Funding the fight on drugs

17th December 1999 at 00:00
The aim of the Scottish Drugs Challenge Fund is to unite the public, private and voluntary sectors in addressing the problems of drug misuse in Scotland at a grassroots level, encouraging local communities to produce their own solutions to their own unique drug-related problems, says Scotland Against Drugs director Alistair Ramsay.

Since its launch in 1996, the Fund has approved 118 bids around Scotland, totalling almost pound;1.75 million. The private and publicvoluntary sectors have contributed pound;1.5 million and pound;325,000 respectively. Proposals must show that local concerns are being addressed and that there is significant community involvement. They must also show private sector commitment (a third of project costs). Thirty-two bids have been successful this year, representing a diverse array of projects.

In Lanarkshire, Rosehall High School, Coatbridge, is implementing a healthy lifestyle programme, in partnership with Universal Sports, Monklands Youth Rugby Club, Forsyth's Fresh Fruit, Wayside Drumpellier RFC, Lanarkshire Health Board, Strathclyde Police and North Lanarkshire Council Education Department.

Stirling Council has organised a drug awareness music event, involving 400 young people, with support from local companies, voluntary organisations and Forth Valley Health Board.

East Lothian Drug Action Team arranged for Junk, a play about drug addiction based on Melvin Burgess's novel, to tour local secondary schools this month, followed by interactive workshops and drug misuse discussions, in partnership with the Bank of Scotland, Brunton Theatre Trust, Scottish Power and East Lothian.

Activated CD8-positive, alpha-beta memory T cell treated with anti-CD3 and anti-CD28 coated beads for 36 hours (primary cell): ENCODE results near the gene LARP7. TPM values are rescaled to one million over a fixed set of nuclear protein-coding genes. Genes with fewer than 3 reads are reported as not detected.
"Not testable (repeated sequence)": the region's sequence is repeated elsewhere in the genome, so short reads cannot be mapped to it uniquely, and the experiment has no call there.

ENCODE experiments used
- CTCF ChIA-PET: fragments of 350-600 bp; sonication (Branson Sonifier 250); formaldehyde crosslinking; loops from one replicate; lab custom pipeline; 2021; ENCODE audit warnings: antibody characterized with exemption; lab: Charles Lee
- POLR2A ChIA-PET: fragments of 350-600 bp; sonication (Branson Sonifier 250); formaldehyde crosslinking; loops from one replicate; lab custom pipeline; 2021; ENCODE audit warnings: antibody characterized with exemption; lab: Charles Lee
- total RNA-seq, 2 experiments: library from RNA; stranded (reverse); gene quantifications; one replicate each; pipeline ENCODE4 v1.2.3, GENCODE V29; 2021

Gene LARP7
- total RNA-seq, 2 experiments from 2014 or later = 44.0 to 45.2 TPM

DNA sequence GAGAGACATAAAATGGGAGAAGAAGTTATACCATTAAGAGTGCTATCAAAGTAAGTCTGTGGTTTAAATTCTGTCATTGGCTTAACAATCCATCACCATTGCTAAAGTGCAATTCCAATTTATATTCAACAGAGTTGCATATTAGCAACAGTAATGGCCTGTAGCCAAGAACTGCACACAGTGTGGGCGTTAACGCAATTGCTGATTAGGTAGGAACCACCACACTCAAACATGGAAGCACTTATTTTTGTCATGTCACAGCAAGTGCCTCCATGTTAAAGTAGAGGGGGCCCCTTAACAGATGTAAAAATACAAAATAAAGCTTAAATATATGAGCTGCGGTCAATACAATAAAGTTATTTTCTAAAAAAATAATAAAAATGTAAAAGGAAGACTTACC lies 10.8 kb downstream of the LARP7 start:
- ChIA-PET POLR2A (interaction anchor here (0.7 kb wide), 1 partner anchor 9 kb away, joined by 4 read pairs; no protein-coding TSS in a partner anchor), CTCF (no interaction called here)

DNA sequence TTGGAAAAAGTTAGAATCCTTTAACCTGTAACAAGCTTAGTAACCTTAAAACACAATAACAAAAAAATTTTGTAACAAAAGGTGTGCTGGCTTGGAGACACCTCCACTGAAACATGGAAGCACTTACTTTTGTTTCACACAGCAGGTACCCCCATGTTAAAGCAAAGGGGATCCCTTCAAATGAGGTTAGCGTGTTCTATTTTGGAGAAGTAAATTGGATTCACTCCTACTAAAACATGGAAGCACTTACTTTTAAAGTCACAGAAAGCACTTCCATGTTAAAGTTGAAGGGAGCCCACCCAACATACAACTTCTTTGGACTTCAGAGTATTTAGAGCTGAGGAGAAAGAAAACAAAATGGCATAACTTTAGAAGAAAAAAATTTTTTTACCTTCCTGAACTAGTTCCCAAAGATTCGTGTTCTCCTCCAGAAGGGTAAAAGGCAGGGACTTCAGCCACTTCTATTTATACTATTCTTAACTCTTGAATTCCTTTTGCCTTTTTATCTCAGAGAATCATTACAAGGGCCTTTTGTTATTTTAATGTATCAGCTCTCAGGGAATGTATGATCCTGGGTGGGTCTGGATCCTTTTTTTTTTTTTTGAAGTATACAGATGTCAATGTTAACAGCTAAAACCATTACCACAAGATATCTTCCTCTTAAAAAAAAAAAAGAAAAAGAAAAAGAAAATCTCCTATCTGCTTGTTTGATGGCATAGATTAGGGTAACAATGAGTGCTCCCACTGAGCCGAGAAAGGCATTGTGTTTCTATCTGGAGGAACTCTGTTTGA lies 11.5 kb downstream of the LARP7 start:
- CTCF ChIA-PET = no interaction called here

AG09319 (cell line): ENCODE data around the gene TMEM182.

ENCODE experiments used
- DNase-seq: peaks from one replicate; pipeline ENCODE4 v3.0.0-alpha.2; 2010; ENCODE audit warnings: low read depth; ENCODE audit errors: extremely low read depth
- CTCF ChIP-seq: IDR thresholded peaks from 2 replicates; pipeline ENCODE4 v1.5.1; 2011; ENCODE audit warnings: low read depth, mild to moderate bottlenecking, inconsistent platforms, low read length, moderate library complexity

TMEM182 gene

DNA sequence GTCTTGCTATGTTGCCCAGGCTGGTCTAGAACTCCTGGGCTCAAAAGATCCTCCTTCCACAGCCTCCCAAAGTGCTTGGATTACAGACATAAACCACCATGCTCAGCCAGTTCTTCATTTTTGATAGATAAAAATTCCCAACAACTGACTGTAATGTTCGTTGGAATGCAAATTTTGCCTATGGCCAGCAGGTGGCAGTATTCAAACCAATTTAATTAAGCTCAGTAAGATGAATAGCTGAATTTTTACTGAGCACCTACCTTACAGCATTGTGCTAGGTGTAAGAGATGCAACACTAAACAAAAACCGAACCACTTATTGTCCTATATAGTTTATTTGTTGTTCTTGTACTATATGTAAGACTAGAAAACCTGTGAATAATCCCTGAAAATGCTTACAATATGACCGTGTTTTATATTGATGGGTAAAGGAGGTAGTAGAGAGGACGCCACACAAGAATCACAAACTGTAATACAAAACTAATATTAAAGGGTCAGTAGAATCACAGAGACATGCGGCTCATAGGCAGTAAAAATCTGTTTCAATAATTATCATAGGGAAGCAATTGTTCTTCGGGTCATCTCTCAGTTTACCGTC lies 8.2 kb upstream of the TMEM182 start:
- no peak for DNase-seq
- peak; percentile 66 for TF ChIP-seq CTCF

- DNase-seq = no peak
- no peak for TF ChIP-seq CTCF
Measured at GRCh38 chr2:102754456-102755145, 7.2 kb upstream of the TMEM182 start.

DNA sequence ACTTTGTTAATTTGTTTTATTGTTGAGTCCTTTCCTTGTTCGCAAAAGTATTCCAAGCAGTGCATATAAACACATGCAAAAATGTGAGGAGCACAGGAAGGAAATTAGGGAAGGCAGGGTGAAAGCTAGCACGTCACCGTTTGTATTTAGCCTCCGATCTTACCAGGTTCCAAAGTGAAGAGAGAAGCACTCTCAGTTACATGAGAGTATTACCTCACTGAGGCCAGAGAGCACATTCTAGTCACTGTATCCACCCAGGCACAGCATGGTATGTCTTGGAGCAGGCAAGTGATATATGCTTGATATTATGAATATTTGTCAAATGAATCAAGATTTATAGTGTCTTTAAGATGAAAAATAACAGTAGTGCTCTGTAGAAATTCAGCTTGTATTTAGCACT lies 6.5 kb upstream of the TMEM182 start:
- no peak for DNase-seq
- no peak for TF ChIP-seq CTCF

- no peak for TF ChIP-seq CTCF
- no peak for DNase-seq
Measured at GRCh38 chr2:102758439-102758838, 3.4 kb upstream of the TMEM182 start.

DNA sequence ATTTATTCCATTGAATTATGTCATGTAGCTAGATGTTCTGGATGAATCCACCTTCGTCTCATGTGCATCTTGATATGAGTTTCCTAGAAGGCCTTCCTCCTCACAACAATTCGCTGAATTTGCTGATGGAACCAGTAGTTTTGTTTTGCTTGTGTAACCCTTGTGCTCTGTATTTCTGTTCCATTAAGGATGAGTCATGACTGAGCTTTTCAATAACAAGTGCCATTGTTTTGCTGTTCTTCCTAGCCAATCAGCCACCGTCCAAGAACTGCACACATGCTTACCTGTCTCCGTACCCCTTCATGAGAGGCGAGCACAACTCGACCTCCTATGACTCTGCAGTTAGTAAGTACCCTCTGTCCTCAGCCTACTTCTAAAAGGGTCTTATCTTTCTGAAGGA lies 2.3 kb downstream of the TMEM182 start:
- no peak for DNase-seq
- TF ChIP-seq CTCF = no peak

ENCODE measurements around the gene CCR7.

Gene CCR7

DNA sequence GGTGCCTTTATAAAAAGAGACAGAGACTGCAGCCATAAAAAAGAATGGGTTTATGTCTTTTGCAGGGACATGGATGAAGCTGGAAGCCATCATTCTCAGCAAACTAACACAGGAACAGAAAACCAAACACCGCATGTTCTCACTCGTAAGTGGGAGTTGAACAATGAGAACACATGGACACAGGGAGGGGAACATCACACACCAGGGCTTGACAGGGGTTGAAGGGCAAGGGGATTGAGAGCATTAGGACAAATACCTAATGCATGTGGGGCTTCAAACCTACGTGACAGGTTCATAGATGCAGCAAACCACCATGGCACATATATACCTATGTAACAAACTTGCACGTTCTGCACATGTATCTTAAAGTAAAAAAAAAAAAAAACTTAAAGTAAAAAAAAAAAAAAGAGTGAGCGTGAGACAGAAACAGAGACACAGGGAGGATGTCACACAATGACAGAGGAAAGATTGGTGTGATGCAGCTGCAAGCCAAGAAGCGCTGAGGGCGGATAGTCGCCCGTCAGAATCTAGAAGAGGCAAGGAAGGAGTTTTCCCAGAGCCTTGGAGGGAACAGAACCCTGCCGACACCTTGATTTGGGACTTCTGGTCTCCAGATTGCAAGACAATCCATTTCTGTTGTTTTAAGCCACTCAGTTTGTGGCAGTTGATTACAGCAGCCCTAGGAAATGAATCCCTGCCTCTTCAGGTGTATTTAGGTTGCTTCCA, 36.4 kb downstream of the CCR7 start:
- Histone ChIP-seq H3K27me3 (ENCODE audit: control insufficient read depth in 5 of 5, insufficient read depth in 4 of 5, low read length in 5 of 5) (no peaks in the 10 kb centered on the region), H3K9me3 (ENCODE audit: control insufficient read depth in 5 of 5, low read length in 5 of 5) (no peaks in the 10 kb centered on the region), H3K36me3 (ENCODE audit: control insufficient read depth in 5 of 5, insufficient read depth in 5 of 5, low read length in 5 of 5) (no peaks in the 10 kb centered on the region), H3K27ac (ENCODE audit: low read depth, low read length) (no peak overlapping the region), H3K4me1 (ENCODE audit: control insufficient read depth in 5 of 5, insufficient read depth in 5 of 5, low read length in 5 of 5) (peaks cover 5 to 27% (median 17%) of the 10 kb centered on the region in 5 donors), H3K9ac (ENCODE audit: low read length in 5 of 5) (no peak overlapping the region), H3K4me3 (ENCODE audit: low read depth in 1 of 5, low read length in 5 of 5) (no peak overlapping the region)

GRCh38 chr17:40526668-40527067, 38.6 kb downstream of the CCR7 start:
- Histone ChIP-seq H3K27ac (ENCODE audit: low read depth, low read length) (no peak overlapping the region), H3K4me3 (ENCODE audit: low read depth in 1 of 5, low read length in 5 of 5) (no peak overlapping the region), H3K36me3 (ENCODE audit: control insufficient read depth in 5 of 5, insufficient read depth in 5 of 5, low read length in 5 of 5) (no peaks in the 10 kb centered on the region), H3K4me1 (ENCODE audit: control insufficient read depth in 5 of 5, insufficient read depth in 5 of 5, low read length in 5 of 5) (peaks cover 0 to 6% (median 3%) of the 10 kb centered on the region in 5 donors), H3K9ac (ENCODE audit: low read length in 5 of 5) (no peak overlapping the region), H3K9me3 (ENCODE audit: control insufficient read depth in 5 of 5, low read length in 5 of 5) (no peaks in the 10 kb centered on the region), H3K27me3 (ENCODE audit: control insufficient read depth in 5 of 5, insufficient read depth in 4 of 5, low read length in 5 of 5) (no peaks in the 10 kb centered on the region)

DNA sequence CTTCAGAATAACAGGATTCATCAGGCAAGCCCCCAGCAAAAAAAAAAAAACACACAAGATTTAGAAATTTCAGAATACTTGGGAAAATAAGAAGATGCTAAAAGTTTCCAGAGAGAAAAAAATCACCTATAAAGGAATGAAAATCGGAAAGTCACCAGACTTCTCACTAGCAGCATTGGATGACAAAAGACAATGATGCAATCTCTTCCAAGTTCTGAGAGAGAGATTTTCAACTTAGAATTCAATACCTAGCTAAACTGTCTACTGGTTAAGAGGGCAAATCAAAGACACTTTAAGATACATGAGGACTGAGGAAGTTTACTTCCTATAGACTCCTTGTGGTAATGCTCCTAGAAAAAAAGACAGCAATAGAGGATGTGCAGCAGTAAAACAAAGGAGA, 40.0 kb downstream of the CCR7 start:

In the Western Isles, a series of educational and sports events has been organised by Comhairle Nan Eilean Siar in conjunction with private firms, Stornoway Round Table, Lewis and Harris Sports Festival, Pointers Drop In and Western Isles Health Board.

Meanwhile, the Boys and Girls Clubs of Scotland is setting up drug awareness training sessions targeting 17,000 youngsters through their 200 clubs, in partnership with Hyway Pennington and Lothian Health Board.

"As far as projects involving young people are concerned, the Fund recognises that schools are generally good at drugs education and so encourages bids to build on the work being done in school, by focusing on the eight-ninths of the time youngsters spend outside school," says Mr Ramsay.

SAD: 0141 331 6150

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